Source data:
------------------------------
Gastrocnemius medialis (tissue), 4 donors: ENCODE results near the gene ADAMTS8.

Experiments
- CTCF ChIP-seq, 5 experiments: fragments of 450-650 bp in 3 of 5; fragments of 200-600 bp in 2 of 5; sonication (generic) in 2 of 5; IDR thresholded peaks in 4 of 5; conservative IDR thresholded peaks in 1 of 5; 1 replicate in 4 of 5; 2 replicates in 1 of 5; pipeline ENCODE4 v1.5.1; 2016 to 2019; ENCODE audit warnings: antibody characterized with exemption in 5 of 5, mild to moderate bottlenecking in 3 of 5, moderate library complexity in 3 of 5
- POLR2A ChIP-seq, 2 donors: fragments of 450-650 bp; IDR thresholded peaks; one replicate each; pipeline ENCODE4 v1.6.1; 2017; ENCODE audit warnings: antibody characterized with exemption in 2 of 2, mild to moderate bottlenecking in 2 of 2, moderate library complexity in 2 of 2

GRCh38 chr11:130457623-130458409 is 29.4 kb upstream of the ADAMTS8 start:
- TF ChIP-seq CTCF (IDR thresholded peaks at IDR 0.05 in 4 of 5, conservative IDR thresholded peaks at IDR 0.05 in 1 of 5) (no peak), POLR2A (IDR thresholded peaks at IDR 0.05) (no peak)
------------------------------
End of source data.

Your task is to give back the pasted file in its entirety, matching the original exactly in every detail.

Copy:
Gastrocnemius medialis (tissue), 4 donors: ENCODE results near the gene ADAMTS8.

Experiments
- CTCF ChIP-seq, 5 experiments: fragments of 450-650 bp in 3 of 5; fragments of 200-600 bp in 2 of 5; sonication (generic) in 2 of 5; IDR thresholded peaks in 4 of 5; conservative IDR thresholded peaks in 1 of 5; 1 replicate in 4 of 5; 2 replicates in 1 of 5; pipeline ENCODE4 v1.5.1; 2016 to 2019; ENCODE audit warnings: antibody characterized with exemption in 5 of 5, mild to moderate bottlenecking in 3 of 5, moderate library complexity in 3 of 5
- POLR2A ChIP-seq, 2 donors: fragments of 450-650 bp; IDR thresholded peaks; one replicate each; pipeline ENCODE4 v1.6.1; 2017; ENCODE audit warnings: antibody characterized with exemption in 2 of 2, mild to moderate bottlenecking in 2 of 2, moderate library complexity in 2 of 2

GRCh38 chr11:130457623-130458409 is 29.4 kb upstream of the ADAMTS8 start:
- TF ChIP-seq CTCF (IDR thresholded peaks at IDR 0.05 in 4 of 5, conservative IDR thresholded peaks at IDR 0.05 in 1 of 5) (no peak), POLR2A (IDR thresholded peaks at IDR 0.05) (no peak)